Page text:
Party funding is in the news at the moment. So it’s perhaps the time to turn the searchlight on the Tories’ sources of income.

It’s a beam which certainly reveals some interesting facts – and begs some serious questions.
And some of them are very relevant to concerns in Leeds North West about housing space1

At the time that the current National Planning Framework was being pushed through Parliament the Telegraph noted that
‘Helical Bar, whose chief executive is a Conservative activist and has donated more than £300,000 to the party, has won permission for hundreds of houses on two green belt sites, one of which, in Great Alne, Warwickshire, contains a conservation area with mature woodland. Mike Slade, the firm’s chief executive, is chairman of the Conservative Property Forum, a donors’ club that arranges meetings between property bosses and senior Tories.’

The same paper went on to say
‘ministers in charge of planning laws have met senior property industry figures 28 times since the general election, while holding only 11 meetings with environmentalists’
Taylor Wimpey’s planning director was one of those who helped draft the new planning regulations.

These are the planning regulations which are now in place – and which are working to erode the Green Belt.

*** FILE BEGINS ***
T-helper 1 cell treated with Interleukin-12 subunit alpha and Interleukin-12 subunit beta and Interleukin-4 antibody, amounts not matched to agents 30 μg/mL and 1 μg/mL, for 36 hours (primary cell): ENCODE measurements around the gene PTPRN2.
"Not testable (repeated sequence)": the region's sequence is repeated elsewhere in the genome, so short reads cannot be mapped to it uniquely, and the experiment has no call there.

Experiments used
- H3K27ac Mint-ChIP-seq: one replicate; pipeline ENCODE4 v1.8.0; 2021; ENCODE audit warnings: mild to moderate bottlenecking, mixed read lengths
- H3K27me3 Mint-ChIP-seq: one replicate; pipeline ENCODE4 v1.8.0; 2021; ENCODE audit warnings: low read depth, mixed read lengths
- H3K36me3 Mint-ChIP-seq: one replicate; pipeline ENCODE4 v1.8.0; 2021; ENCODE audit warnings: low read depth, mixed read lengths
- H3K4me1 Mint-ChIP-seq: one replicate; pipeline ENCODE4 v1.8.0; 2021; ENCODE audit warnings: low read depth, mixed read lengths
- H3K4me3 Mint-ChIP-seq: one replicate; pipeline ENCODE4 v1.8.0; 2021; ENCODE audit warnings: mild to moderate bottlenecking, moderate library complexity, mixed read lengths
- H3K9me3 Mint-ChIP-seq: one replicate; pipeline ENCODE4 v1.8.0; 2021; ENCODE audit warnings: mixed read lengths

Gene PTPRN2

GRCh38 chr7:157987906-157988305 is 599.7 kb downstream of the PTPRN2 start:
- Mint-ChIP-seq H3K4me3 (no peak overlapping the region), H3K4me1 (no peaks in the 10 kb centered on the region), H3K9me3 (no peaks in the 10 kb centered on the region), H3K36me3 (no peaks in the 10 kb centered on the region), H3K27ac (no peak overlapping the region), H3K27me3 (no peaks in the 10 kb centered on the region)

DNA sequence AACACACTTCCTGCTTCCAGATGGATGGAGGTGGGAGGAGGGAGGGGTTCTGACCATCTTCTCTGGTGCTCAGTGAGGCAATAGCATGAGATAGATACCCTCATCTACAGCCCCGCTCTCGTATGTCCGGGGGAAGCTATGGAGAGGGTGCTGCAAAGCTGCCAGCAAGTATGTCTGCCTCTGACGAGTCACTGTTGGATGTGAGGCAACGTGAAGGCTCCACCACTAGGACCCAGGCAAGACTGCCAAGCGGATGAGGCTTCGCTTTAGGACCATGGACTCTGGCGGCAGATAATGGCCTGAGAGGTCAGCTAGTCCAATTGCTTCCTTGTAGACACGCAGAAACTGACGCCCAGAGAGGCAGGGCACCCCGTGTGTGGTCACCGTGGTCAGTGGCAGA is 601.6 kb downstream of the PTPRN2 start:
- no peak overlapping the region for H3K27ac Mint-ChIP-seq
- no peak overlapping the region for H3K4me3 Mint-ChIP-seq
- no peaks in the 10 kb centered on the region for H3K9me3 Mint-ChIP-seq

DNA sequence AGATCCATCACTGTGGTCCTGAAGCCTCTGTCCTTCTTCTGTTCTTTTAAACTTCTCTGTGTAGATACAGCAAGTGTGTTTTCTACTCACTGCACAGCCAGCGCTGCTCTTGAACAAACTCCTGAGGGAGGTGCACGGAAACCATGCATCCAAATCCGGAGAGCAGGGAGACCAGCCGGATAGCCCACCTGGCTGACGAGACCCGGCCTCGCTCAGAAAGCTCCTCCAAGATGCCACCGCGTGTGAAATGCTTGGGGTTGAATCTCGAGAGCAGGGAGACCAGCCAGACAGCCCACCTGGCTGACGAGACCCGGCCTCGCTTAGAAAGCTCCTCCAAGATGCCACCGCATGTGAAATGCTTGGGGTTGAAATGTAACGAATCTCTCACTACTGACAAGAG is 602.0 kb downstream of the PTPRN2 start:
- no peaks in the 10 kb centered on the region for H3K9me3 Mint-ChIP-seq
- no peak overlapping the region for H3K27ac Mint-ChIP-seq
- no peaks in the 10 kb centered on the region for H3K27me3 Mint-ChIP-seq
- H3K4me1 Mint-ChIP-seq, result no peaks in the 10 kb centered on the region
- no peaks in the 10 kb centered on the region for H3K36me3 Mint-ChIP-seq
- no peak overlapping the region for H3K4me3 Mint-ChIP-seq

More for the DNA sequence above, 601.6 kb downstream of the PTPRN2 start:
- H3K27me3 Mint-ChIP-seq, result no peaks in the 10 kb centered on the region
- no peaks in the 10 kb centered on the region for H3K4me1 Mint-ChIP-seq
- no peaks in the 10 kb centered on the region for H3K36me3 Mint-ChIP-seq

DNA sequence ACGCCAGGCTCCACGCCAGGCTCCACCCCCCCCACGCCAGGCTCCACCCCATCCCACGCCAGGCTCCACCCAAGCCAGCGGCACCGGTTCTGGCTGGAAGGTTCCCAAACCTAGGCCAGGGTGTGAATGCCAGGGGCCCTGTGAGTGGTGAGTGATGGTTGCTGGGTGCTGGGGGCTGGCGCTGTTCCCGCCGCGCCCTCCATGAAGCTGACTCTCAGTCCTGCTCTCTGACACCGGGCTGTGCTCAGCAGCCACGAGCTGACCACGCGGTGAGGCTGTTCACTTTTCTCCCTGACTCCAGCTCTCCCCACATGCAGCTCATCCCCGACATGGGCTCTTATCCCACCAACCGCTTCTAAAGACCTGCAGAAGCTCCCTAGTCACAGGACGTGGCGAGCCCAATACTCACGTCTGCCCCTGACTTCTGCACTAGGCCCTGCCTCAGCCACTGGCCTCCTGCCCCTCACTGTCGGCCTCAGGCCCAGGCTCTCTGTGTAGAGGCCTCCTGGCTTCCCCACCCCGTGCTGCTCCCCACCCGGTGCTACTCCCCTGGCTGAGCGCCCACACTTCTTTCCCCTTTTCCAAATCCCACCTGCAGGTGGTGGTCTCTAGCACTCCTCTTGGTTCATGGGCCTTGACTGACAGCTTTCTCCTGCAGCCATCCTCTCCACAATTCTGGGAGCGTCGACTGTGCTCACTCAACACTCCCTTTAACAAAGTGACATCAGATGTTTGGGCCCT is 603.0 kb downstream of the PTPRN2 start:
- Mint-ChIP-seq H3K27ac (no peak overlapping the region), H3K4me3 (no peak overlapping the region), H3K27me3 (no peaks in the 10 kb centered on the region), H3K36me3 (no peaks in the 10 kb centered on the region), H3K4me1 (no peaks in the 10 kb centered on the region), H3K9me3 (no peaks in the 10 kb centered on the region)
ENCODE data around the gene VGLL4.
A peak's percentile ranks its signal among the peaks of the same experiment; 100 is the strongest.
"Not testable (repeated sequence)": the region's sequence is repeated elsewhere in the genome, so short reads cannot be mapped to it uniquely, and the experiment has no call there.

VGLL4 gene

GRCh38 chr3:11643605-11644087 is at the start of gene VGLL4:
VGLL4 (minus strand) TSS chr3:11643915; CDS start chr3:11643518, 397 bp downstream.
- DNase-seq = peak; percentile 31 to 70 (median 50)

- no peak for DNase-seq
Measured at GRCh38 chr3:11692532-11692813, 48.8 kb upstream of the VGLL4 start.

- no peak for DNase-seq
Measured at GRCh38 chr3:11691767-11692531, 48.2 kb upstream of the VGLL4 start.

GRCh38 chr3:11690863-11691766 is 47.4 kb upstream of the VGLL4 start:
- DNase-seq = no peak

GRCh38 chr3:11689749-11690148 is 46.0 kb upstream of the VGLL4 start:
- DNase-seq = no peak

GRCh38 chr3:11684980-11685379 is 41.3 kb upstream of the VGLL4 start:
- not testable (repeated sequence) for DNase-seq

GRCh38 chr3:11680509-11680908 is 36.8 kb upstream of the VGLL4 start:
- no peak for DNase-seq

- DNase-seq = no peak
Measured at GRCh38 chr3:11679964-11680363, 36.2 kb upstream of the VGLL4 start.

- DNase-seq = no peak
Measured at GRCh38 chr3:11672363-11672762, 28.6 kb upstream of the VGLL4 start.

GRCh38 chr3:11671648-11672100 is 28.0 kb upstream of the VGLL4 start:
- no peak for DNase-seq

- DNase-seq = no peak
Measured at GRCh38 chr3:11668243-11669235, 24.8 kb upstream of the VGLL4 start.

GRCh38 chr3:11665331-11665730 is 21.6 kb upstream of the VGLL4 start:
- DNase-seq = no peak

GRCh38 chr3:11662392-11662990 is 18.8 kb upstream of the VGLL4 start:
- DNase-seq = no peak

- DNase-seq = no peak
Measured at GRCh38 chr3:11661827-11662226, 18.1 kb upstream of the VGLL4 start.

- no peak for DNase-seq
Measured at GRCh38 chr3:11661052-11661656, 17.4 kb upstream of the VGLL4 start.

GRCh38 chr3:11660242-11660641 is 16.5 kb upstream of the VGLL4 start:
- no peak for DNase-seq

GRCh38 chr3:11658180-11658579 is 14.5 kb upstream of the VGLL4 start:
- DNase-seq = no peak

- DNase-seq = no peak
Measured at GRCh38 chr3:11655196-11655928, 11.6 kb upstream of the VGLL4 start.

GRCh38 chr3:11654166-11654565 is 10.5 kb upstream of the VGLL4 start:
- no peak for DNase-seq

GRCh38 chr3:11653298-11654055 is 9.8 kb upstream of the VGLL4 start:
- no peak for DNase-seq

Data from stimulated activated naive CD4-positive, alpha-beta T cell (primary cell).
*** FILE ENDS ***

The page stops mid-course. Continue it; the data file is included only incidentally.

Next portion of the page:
The Campaign for the Protection of Rural England has been monitoring the effects of the new planning framework. A lot of this is detailed stuff which passes below the radar of national media. But it’s the sort of detail which is critical to understanding what is happening.

‘An Inspector’s recommended dismissal of a large development by Peel Holdings of 350 houses at Worsley, in open countryside on the edge of Salford and initially refused by the Metropolitan Borough Council, was overruled by the Secretary of State in July 2012. This was despite the Planning Inspector finding that there was enough brownfield land available in Salford to accommodate over 19,000 new houses. Both regional and local policies calling for the reuse of brownfield land in sequence before greenfield sites were overruled by the Secretary of State, who said that ‘the sequential approach to location of housing development is not reflected in the [NPPF].’ So once again the economic interests of developers were judged to be more important than the need to protect greenfield land and regenerate brownfield sites.’

Note that – the Minister over-ruled a decision using the argument that there was no provision in the new framework for developing brownfield land before greenfield.

As CPRE say
‘Local authorities are being expected to allow more development on greenfield sites because it is argued that reuse of brownfield sites is no longer economically viable. Planning Inspectors have said there is no longer a policy requiring the use of brownfield sites before greenfield, contrary to Ministers’ assurances that policies must encourage brownfield sites to be brought back into use.’

So what has all this to do with Party Funding?

It’s a question you might well ask.

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